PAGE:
T-Minus 5.5: Book - Jeremy Begbie - Art & the Future
I had a hard time deciding which chapter to excerpt second. They're all so good. As I look around at the madness that keeps popping up in the news (see this excellent op-ed on Tiger Woods over at ESPN), I thought Jeremy's chapter might prove helpful. What can artists be doing in a broken world like ours? They can join the Holy Spirit's work in "Exposing the Depths." This is Jeremy's fourth point out of six.
By the way: my last post was #200 as a Blogspot Blogger. This past November I celebrated my fifth year blogging. What a deal.
And check this out: you can already pre-order the book on Amazon!
The Spirit Exposes the Depths
Fourth, when the Spirit comes from the future, the Spirit exposes the depths.
At the center of John’s vision stands the victorious Lamb (Rev. 21:22; 22:3). But earlier he has told us that this Lamb bears the marks of slaughter (5:6). This should stand as a subversive warning against all sentimentality: when we misrepresent reality by evading or trivializing evil, usually for the sake of indulging pleasing emotions. Our refusal to face evil for what it is takes many forms, but is perhaps most pointed in Western society’s common denial of death. We grab at the things of this world because we cannot bear the thought that they will dissolve into dust like everything else.
We dupe ourselves into thinking there will always be enough to meet our wants—enough fuel, enough energy, enough land—because we cannot imagine an end to all our acquiring, the possibility that there are limits, that things and people are not everlasting. Provocatively, theologian Stanley Hauerwas contends, “There’s a connection between the amount of money [we] spend on medicine and our reaction to 9/11. Both are attempts to deny that we’re not going to get out of life alive.”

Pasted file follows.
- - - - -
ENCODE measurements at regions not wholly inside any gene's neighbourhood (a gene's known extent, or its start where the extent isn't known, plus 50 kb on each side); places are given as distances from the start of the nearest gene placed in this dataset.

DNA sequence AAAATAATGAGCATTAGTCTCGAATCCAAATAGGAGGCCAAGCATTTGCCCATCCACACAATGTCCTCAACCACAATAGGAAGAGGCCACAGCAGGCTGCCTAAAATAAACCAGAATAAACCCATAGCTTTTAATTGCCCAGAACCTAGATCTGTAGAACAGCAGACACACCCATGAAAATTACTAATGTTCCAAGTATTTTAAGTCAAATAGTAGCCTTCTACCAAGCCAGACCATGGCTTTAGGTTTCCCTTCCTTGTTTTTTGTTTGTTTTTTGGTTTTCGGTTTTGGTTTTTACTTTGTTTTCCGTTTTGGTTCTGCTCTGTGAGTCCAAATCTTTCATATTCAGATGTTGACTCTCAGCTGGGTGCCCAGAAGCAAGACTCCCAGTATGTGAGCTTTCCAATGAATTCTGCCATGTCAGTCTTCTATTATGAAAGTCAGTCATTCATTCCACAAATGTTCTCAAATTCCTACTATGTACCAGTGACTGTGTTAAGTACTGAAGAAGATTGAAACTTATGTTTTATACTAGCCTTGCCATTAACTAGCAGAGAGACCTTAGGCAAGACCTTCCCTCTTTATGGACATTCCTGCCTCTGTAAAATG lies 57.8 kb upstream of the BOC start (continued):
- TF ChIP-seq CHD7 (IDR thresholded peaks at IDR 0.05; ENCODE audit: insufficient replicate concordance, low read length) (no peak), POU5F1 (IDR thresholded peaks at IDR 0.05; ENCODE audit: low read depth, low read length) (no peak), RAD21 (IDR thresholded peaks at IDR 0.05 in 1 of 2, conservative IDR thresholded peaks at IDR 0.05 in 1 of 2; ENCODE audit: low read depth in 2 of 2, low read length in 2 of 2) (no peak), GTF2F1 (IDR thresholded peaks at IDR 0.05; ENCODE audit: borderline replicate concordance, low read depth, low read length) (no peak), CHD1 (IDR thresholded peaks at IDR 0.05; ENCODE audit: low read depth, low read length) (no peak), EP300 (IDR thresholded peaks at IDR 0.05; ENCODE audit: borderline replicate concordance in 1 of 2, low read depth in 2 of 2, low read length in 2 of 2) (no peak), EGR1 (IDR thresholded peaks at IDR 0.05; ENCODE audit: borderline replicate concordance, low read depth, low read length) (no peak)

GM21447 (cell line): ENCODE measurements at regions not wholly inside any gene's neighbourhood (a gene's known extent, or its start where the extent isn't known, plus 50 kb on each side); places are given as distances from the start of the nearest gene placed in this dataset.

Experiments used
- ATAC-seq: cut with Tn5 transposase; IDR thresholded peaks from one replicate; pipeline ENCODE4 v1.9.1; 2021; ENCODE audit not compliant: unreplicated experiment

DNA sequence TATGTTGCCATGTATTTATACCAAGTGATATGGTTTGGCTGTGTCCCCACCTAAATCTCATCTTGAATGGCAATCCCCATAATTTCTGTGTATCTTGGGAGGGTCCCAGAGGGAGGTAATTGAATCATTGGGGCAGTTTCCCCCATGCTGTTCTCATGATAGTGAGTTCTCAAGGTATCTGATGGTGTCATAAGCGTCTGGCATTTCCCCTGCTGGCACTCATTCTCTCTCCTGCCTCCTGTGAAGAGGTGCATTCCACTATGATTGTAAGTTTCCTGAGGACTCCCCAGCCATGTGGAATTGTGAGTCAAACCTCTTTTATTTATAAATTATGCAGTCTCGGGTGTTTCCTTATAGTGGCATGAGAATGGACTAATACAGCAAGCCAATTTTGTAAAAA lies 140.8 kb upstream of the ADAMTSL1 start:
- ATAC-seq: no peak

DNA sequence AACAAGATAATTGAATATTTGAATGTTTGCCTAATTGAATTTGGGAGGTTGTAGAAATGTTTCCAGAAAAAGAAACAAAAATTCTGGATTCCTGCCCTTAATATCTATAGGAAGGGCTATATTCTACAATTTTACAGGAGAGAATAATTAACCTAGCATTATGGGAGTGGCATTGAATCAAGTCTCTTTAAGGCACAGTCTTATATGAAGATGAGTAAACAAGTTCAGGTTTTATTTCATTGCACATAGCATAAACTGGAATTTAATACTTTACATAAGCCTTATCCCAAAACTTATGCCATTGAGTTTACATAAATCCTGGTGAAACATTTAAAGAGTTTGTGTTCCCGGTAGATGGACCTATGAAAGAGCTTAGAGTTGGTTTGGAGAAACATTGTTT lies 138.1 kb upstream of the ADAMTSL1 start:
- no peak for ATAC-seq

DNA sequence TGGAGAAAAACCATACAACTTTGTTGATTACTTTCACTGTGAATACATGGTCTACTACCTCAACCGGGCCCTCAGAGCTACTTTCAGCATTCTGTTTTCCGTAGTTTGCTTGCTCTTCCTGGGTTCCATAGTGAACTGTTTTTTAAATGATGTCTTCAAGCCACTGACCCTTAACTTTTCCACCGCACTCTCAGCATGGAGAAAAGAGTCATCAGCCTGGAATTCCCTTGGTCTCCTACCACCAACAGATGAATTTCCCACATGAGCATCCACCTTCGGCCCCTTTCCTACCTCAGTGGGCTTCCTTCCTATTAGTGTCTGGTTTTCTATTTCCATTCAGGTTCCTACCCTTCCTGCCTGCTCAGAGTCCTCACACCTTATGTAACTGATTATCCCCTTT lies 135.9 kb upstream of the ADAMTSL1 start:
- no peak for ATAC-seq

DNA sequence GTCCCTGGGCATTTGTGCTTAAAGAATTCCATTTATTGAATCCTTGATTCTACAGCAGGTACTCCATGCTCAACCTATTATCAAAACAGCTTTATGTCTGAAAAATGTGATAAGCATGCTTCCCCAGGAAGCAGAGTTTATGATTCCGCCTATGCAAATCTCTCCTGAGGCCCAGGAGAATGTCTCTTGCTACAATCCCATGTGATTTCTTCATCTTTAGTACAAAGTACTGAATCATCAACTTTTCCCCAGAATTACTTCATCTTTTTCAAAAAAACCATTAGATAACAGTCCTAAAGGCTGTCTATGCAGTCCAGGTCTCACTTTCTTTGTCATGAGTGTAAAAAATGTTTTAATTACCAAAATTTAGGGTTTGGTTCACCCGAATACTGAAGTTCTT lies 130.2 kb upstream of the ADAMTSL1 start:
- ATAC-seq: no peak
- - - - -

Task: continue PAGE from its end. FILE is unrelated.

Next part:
Many believe we have reached an “aesthetic moment” in our culture, when artistic media are quickly assuming massive importance in shaping the Western imagination. If there is truth in this, it is vital that Christian artists do not succumb to the sentimentality that so often accompanies surges of aesthetic enthusiasm. William James once wrote about a visit to a Christian resort in New York State. He tells us of “the atrocious harmlessness of all things” and how he longed for the outside world, with its “heights and depths, the precipices and steep ideals, the gleams of the awful and the infinite.”
It is probably in our worship that this sentimental “flattening out” is most evident. We see it in our tendency to avoid any art in worship that will not instantly push the “feel-good” button, lest we lose members or repel newcomers. We see it when we insist God should grant everything in an instant, matched by music where every tension is immediately resolved, no dissonance “lived through.” We see it when we crave for direct, unmediated access to God, forgetting that God is always to some extent mediated through the finite materials of the created world. We see it in what Rowan Williams calls the “sentimental solipsism” of some recent songwriting, where the erotic metaphors of medieval and Counter-Reformation piety reappear but without the theological checks and balances of those older traditions. As a result, “Jesus as object of loving devotion can slip into Jesus as fantasy partner in a dream of emotional fulfillment.”